The past few days have been difficult for you and your iPhone. The little guy never had charging issues before, but now, all of a sudden, he's dying before you even make it home on the subway after work. Grimacing, you start to look into iPhone battery replacement options, and think about the dent that will put in your wallet. This makes no sense! you think. Apple products aren't supposed to just peter-out like this. Your phone used to last you all day and only require a charge at night. Now you're lucky if it makes it to Happy Hour. But in your haste to locate a cell phone repair shop, you overlook one crucial detail. You see, about a week ago you downloaded a fun little app, one to keep you occupied on the train. It's awesome to play, and even sends you push notifications when there are other users in the area. In fact, every time you open your phone you're receiving some notification from the game. But you're so fixated on the battery issue that you fail to see the problem is staring you in the face. After all, it wasn't until you downloaded the app that your charging problems began.
Programs can lend a helping hand
In the world of iPhones and battery life, the apps you're running can have a huge impact on the charge you get. Fortunately, there are some programs to track and pinpoint where your battery may be taking the biggest hit. The first of these is a free app on the App Store called Memory Diag, which provides an easy-to-view breakdown of how your memory usage on your iPhone is dispersed, LifeHacker reported. If, for instance, you're someone whose apps are taking up a lot more memory than, say, your file cache, you'll be able to see that and make adjustments accordingly. Helpfully, the app also pinpoints the software that is eating up the most memory on your phone, providing another potential opportunity to adjust your usage habits.
Of course, Apple does not want to be beaten at its own game, so it is no surprise that the computing giant is at work on its own power management system, that will not only track user habits, but also make adjustments based on those analytics, according to AppleInsider. The news of this development came out when Apple filed a U.S. patent application on March 20 for a technology it called "Inferring User Intent From Battery Usage Level and Charging Trends." As its title suggests, the proposed software will scrutinize user content to paint a picture of each individual user's cell phone use habits. Ultimately, this is a piece of software that aims to know your usage habits better even than you do. If you're the kind of person who's checked Facebook from your phone before 8 am every morning, this new tracker will realize that – even if you don't.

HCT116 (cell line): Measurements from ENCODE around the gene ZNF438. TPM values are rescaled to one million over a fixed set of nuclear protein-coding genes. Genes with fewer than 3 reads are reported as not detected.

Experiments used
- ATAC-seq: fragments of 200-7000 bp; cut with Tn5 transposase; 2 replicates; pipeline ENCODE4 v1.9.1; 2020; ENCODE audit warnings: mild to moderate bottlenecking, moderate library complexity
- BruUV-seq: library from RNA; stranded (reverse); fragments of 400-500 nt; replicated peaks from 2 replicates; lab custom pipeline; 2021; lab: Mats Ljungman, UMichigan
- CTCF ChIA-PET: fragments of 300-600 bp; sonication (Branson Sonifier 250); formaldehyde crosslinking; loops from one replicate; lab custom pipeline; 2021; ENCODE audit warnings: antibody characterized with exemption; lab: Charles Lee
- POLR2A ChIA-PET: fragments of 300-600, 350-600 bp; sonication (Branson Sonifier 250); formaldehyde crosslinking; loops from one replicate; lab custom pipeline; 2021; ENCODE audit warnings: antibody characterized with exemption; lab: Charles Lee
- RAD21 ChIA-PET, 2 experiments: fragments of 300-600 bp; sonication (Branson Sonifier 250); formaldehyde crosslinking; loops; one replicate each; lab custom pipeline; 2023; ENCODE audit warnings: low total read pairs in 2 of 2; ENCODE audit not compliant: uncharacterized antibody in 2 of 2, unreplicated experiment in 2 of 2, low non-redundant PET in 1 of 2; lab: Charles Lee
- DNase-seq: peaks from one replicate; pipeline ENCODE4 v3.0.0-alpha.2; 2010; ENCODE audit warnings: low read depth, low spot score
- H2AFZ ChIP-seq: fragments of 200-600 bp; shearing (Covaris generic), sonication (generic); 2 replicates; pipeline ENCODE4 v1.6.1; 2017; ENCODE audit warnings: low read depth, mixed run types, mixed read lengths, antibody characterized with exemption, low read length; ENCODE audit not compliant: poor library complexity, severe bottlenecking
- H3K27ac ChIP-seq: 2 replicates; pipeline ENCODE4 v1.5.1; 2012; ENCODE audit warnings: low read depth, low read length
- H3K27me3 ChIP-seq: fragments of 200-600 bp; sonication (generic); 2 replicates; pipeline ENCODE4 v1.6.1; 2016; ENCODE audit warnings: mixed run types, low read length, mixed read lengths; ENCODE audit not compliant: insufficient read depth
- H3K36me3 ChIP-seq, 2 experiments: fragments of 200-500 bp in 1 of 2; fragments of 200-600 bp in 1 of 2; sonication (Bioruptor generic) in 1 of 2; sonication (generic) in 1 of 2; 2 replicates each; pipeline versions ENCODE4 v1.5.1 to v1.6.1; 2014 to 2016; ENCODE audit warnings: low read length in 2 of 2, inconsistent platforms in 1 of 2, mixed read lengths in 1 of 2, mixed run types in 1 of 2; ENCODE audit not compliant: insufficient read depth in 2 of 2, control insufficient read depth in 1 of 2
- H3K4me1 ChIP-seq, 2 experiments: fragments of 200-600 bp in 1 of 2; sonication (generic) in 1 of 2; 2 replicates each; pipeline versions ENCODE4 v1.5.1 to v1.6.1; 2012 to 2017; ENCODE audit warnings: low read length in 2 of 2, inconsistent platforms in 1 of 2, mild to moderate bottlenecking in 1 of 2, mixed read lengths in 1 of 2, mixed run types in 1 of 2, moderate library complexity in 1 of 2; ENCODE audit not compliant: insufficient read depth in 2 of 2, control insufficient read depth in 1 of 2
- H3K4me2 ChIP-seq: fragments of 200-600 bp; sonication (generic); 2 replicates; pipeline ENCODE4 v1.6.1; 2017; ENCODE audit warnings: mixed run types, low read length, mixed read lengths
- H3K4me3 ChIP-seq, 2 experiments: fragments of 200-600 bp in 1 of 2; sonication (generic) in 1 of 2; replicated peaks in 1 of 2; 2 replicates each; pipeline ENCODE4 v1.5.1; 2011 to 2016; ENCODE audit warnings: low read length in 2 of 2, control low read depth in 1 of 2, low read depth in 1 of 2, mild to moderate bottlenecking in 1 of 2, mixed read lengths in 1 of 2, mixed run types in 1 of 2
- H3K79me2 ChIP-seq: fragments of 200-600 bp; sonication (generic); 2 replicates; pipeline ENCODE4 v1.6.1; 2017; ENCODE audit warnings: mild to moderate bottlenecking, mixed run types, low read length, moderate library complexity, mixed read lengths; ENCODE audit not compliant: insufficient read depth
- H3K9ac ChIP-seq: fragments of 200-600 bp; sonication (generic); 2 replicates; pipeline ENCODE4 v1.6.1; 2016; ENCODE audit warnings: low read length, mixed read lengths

Where Apple has other comparable technologies beat, though, is that its program goes a step forward in "performing, by power management logic, a power management action based on the user intent." This technology represents an effort on Apple's part to maintain efficiency alongside performance, not wanting to compromise the battery life of its phone because of the sophisticated new apps that are constantly cropping up. The idea of a user-tailored program acting autonomously from the user herself may seem counterintuitive to some people, but knowing Apple, the company will invariably find a way to make it user-friendly.
But users will have to wait until this technology debuts before potentially having an automated solution to their energy-sucking apps. In the meantime, tune in to part 2 of this article to read about some specific apps that are notorious for sucking away battery life.